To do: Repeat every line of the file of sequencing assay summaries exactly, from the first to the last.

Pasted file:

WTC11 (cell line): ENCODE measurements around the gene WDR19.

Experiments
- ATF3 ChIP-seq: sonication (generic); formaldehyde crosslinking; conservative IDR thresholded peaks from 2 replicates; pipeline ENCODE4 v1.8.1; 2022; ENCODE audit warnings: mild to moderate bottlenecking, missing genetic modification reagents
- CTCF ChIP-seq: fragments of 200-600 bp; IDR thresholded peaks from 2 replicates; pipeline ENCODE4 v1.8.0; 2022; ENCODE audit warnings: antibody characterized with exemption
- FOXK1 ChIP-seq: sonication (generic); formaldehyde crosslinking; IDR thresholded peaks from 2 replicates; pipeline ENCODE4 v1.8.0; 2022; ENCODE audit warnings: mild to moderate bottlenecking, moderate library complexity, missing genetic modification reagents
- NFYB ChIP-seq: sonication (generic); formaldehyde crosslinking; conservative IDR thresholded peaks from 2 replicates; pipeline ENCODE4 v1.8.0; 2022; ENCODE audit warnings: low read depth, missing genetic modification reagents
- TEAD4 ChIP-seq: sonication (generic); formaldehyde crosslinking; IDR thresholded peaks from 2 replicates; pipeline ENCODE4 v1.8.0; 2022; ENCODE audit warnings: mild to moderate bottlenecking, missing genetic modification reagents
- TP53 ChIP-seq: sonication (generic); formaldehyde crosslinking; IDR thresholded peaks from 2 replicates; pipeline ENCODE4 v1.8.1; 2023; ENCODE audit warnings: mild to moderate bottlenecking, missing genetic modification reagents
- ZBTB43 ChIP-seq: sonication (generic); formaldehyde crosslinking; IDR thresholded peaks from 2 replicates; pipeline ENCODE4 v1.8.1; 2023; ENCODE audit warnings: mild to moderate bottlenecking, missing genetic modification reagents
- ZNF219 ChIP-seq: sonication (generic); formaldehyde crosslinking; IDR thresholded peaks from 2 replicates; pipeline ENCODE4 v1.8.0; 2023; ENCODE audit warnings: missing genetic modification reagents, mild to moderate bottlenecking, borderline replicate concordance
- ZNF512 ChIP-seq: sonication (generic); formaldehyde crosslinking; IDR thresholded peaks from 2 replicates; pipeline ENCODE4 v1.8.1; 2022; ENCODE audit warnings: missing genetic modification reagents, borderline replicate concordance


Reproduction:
WTC11 (cell line): ENCODE measurements around the gene WDR19.

Experiments
- ATF3 ChIP-seq: sonication (generic); formaldehyde crosslinking; conservative IDR thresholded peaks from 2 replicates; pipeline ENCODE4 v1.8.1; 2022; ENCODE audit warnings: mild to moderate bottlenecking, missing genetic modification reagents
- CTCF ChIP-seq: fragments of 200-600 bp; IDR thresholded peaks from 2 replicates; pipeline ENCODE4 v1.8.0; 2022; ENCODE audit warnings: antibody characterized with exemption
- FOXK1 ChIP-seq: sonication (generic); formaldehyde crosslinking; IDR thresholded peaks from 2 replicates; pipeline ENCODE4 v1.8.0; 2022; ENCODE audit warnings: mild to moderate bottlenecking, moderate library complexity, missing genetic modification reagents
- NFYB ChIP-seq: sonication (generic); formaldehyde crosslinking; conservative IDR thresholded peaks from 2 replicates; pipeline ENCODE4 v1.8.0; 2022; ENCODE audit warnings: low read depth, missing genetic modification reagents
- TEAD4 ChIP-seq: sonication (generic); formaldehyde crosslinking; IDR thresholded peaks from 2 replicates; pipeline ENCODE4 v1.8.0; 2022; ENCODE audit warnings: mild to moderate bottlenecking, missing genetic modification reagents
- TP53 ChIP-seq: sonication (generic); formaldehyde crosslinking; IDR thresholded peaks from 2 replicates; pipeline ENCODE4 v1.8.1; 2023; ENCODE audit warnings: mild to moderate bottlenecking, missing genetic modification reagents
- ZBTB43 ChIP-seq: sonication (generic); formaldehyde crosslinking; IDR thresholded peaks from 2 replicates; pipeline ENCODE4 v1.8.1; 2023; ENCODE audit warnings: mild to moderate bottlenecking, missing genetic modification reagents
- ZNF219 ChIP-seq: sonication (generic); formaldehyde crosslinking; IDR thresholded peaks from 2 replicates; pipeline ENCODE4 v1.8.0; 2023; ENCODE audit warnings: missing genetic modification reagents, mild to moderate bottlenecking, borderline replicate concordance
- ZNF512 ChIP-seq: sonication (generic); formaldehyde crosslinking; IDR thresholded peaks from 2 replicates; pipeline ENCODE4 v1.8.1; 2022; ENCODE audit warnings: missing genetic modification reagents, borderline replicate concordance